CLM: HTTP Bad Request (Request header too long)

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Source: Microsoft Support

Action

Customer is unable to perform all operations in the CLM portal.

Result

  • With friendly http error messages enabled in Internet Explorer, HTTP 400 errors will be returned in response to web requests being sent to the Internet Information Services (IIS) server.
  • With friendly http error messages disabled in Internet Explorer, the following error message is returned to the user:

    Bad Request (Request header too long)

Cause

The HTTP request that was sent to the IIS server had a request header that exceeded the allowable request header length configured on the IIS server. Specifically, the Authorization header contained a very large Kerberos authentication ticket. The kerberos ticket was so large because the user is a member of many groups in Active Directory.

For security purposes, the HTTP.sys component on the IIS server rejects the incoming HTTP request because it exceeds the configured size limits.

Resolution

Configure the HTTP registry keys MaxFieldLength and MaxRequestBytes on the IIS server to allow for larger request header sizes.

IMPORTANT: Changing these registry keys is considered extremely dangerous. Increasing these keys' values will cause HTTP.sys to use more memory and may increase vulnerability to malicious attacks. If changing these keys is your only option, do not set their values larger than they need to be. Information on determining how large the request headers are and therefore what value to set the registry keys is found later in this article.

For more information on the HTTP.sys registry keys for IIS, please see the following article:

Http.sys registry settings for IIS (http://support.microsoft.com/kb/820129)

For more information on HTTP.sys error logging, please see the following article:

Error logging in HTTP API (http://support.microsoft.com/kb/820729)

More Information

To determine the actual HTTP request size, it can be helpful to use a network monitor trace. With this trace, we can calculate the size of the http request and compare it against the setting on the IIS server.

It is also useful to consult the HTTP.sys error log for information.

Location: %windir%\system32\logfiles\HTTPERR\httperrX.log

Determining HTTP Request Size

The key to resolving this particular problem, was to show that CLM was trying to send a HTTP request to the server that is greater than either the default value of 16k, or greater than the custom setting in their MaxFieldLength & MaxRequestBytes. To do this, we can use a combination of:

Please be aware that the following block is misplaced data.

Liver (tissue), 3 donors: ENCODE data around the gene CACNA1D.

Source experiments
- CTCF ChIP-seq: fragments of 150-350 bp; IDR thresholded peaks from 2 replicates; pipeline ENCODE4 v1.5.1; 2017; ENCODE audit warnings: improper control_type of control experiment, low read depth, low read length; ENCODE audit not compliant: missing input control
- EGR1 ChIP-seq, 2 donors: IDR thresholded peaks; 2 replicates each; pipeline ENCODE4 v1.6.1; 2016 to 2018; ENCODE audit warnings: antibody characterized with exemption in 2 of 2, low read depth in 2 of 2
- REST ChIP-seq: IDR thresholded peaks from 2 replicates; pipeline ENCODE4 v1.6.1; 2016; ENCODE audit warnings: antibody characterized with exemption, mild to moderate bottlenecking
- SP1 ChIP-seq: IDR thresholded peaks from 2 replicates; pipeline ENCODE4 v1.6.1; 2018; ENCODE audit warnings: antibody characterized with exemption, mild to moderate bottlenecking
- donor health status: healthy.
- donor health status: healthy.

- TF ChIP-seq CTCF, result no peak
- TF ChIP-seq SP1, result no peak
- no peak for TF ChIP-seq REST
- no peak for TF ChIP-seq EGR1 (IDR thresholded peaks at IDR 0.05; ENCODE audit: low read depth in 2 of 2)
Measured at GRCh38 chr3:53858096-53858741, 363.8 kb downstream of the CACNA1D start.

1. Network monitor trace
  2. Looking through the http.sys error log located in:

    a. %windir%\system32\logfiles\HTTPERR\httperrX.log.

    Example Entry from the httperrX.log:

    date time c-ip c-port s-ip s-port cs-version cs-method cs-uri sc-status s-siteid s-reason s-queuename
    2007-04-12 07:37:51 10.201.25.27 1682 10.248.10.65 80 HTTP/1.1 GET /clm 400 - RequestLength

Netmon3

In the netmon trace, to determine how large the HTTP request is, use the following steps:
  1. Locate the frame that submits an HTTP Get statement
  2. Add the TCP Len value for each frame from the HTTP Get statement until the IIS server returns an ACK

    This will be the size of the HTTP request.

    Example:

    28209 19:13:04.041 53.906250 Client Server HTTP HTTP: Request, GET /CLM/content/sm/requests/SubscriberPrintDocuments.aspx

    28210 19:13:04.041 53.906250 Client Server HTTP HTTP: HTTP Payload

    28210 19:13:04.041 53.906250 Client Server HTTP HTTP: HTTP Payload

    28211 19:13:04.041 53.906250 Client Server HTTP HTTP: HTTP Payload

    28212 19:13:04.041 53.906250 Client Server HTTP HTTP: HTTP Payload

    28213 19:13:04.041 53.906250 Client Server HTTP HTTP: HTTP Payload

    28214 19:13:04.041 53.906250 Client Server HTTP HTTP: HTTP Payload

    28215 19:13:04.041 53.906250 Client Server HTTP HTTP: HTTP Payload

    28216 19:13:04.041 53.906250 Client Server HTTP HTTP: HTTP Payload

    28217 19:13:04.041 53.906250 Client Server HTTP HTTP: HTTP Payload

    28218 19:13:04.041 53.906250 Client Server HTTP HTTP: HTTP Payload

    28219 19:13:04.041 53.906250 Client Server HTTP HTTP: HTTP Payload

    28220 19:13:04.041 53.906250 Client Server HTTP HTTP: HTTP Payload

    Each of the above will have a detail line similar to the following:

    Tcp: Flags=....A..., SrcPort=3281, DstPort=HTTP(80), Len=1460, Seq=3225410770 - 3225412230, Ack=1377780890, Win=33580 (scale factor 0) = 0

    In this example, the HTTP request size was somewhere around 17000, which is more than the default maximum.

WireShark

  1. Locate the frame that submits the HTTP Get statement
  2. View the tab at the bottom of the WireShark screen titled “Reassembled TCP” and the number beside this will be the size of the reassembled HTTP request.
Note This is a "FAST PUBLISH" article created directly from within the Microsoft support organization. The information contained herein is provided as-is in response to emerging issues. As a result of the speed in making it available, the materials may include typographical errors and may be revised at any time without notice. See Terms of Use for other considerations.

Properties

Article ID: 955585 - Last Review: November 30, 2010 - Revision: 2.1
APPLIES TO
  • Microsoft Internet Information Services 6.0
Keywords: 
kbrapidpub kbnomt KB955585

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